Thursday, January 20, 2011

Spending time in Egypt


Kochi-born and London-raised, Sunita Rappai works as a freelance journalist in Cairo. She talks about life in Egypt and also gives her perceptions about Kerala

By Shevlin Sebastian

A couple of years ago, there were wild celebrations in Egypt when the country won a football match against Algeria. Groups of young men rushed out into the streets and began dancing and waving Egyptian flags. Kochi-born Sunita Rappai, who works as a freelance journalist in Cairo, was in the Downtown area with a friend. “Immediately we were surrounded by a group of youngsters,” she says. “They were in an excited mood.”

The men tried to grope them even though they were on a brightly-lit street. “We went through a panicky situation,” says Sunita. But, thankfully, other Egyptian men came to their rescue.

“There is a great deal of harassment, because of the sexual frustration among the men,” she says. “The more repressed a society is, the more pestering a women will experience. But at the same time there is a lot of respect for women. In a bus, a man will not sit next to a woman.”

Indeed, Egyptian men have a traditional attitude when it comes to marriage. “Everything is dictated by the man’s pride,” she says. “If a wife respects that, and is modest in appearance and behaviour, then it is fine.”

Sunita who has lived in Cairo for a few years says that Egypt reminds her often of Kerala and India. “The family is the backbone of society,” she says. “Young people follow the family’s dictates in terms of their career and marriage. It is a good thing, but it is restrictive. It eats up a person’s individuality. But Egyptian society is gradually changing.”

This can be seen by the increasing rates of divorce: 40 per cent of all marriages. There is a new law called the Khula that allows Muslim women to get a 'no-fault' divorce. “The divorce is easier, but the woman has to forfeit her financial rights,” says Sunita.

Like in India, there is a class divide. The super rich live in exclusive gated communities, wear the latest designer labels, travel abroad often, and move around in BMWs.

On the other hand, there are huge slums in Cairo. The largest is called Ezbet Kheirallah. “However, there is very little begging on the streets,” says Sunita. “Charity plays a big role in Islamic culture. There is a strong sense of community. People help each other.”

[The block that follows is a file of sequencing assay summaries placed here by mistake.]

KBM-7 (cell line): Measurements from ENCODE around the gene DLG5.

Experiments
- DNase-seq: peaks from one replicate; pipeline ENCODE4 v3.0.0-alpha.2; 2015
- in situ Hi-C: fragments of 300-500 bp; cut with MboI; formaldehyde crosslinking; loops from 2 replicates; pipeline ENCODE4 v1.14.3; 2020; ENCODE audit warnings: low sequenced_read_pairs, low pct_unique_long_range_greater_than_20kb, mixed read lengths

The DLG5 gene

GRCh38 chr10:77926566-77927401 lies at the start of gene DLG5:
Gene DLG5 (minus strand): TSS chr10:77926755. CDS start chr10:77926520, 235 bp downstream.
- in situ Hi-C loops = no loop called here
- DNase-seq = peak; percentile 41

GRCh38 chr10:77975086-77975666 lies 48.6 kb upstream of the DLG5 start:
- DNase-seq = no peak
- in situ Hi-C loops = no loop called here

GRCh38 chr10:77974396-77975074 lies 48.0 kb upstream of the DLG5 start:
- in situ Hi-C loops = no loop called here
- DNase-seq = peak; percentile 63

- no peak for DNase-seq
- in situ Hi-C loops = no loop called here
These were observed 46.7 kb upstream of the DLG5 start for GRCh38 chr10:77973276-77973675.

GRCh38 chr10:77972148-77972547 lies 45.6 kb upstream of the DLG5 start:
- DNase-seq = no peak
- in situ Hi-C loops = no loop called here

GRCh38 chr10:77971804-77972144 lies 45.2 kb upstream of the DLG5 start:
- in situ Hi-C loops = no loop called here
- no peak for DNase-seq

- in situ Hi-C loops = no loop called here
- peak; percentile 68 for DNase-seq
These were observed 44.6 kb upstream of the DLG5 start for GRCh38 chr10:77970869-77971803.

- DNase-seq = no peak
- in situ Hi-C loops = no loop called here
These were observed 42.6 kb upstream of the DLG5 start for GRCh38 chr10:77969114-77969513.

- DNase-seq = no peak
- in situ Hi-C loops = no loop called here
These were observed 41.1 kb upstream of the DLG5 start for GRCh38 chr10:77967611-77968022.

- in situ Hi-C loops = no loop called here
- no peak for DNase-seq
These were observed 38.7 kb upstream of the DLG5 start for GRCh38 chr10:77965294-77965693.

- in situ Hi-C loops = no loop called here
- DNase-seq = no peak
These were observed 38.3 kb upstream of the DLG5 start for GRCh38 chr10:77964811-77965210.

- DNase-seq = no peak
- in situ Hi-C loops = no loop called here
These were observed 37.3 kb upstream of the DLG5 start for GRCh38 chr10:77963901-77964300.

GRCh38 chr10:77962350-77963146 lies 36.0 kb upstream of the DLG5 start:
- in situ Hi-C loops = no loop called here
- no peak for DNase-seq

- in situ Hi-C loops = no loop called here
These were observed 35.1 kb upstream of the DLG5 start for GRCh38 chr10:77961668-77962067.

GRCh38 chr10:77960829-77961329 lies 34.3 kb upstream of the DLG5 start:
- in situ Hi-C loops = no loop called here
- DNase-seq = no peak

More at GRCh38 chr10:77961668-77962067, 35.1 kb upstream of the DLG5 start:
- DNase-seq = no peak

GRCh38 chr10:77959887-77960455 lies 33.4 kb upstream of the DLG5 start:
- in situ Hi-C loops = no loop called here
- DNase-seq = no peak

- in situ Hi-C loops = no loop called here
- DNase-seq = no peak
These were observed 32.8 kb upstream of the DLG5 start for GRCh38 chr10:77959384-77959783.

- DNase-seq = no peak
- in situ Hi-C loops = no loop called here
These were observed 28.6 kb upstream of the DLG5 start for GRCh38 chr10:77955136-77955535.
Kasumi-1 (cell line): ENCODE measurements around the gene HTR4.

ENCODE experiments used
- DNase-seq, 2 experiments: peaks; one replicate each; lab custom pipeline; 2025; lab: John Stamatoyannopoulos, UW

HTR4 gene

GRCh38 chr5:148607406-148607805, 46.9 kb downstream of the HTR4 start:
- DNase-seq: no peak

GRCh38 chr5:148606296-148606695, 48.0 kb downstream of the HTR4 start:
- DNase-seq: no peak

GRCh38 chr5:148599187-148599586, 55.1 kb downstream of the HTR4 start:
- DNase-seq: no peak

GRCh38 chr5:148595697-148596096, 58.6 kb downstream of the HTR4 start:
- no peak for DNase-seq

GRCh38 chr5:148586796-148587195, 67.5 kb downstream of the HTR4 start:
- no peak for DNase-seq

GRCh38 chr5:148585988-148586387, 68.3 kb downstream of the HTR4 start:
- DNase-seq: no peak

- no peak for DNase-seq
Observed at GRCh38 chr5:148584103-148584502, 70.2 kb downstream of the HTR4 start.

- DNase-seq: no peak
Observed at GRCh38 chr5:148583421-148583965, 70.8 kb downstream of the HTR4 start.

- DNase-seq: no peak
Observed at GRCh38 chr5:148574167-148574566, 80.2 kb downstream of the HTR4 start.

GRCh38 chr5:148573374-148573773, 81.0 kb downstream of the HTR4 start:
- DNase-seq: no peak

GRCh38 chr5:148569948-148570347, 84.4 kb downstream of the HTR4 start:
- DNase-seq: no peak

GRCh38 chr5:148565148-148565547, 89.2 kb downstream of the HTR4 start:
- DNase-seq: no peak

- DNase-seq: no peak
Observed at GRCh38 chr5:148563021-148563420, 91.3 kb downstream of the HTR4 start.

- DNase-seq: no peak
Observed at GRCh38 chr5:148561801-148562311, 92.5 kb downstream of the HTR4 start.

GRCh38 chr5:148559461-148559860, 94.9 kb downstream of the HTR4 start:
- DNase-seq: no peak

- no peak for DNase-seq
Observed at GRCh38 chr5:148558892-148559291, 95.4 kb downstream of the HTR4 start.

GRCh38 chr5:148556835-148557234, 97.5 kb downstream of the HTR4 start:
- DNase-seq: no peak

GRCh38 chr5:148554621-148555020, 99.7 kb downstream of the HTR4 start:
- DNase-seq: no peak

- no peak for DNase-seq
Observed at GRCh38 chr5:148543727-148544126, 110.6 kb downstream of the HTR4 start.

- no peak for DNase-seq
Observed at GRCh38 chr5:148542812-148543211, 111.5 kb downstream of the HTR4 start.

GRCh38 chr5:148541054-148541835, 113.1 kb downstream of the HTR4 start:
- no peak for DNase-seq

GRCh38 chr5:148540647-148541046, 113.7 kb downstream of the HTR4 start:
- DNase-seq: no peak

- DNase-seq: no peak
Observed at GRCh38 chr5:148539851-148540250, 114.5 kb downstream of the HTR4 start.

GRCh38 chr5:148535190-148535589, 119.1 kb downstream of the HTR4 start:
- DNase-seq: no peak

But what was a revelation to Sunita was how tolerant Egyptian society is. “More than 90 per cent of the Muslims I met are liberal and respect other religions,” she says. “So it is sad to see Islamophobia spreading all over the world.”

Sunita, of course, is a liberal herself. She was born in Kochi and, in her teenage years, went to London where her parents had settled. After her post-graduation in public relations, she worked in various jobs as a public relations manager and a journalist before she developed a wanderlust and travelled all over the world. In Cairo, she was drawn by the pulsating energy of the city and decided to stay on.

Sunita had recently come to Kochi to spend time with her mother. And she has many things to say about Kerala. “There is a parochial mentality,” says Sunita. “People look at me strangely because I am not married.”

She is also alarmed by the outward migration. “Whenever I have gone on family visits, I have noticed that all the children are abroad: either in the Gulf, the USA or Canada,” says Sunita. “This has happened time and time again. This brain drain is affecting the development of Kerala. It is difficult for a society to progress without the input of its talented youth.”

Sunita also feels strongly about the suppression of women. “They live under the dominance of the men,” she says. And they receive very little respect. As a result it is dangerous for a woman to walk alone on the streets after 7 p.m. “If you go to a nightclub or a disco, it is like a gay club,” she says. “More than 90 per cent of the people present are men. It is not a comfortable environment for a woman.”

And so thanks to her travels, Sunita is able to analyse societies with empathy and perception, but in the end, you feel sympathy for her when she states, “I am a person with no roots. I belong nowhere. I am like a BBCD (a British-born confused desi), but I am comfortable with that.”

(The New Indian Express, Kochi)

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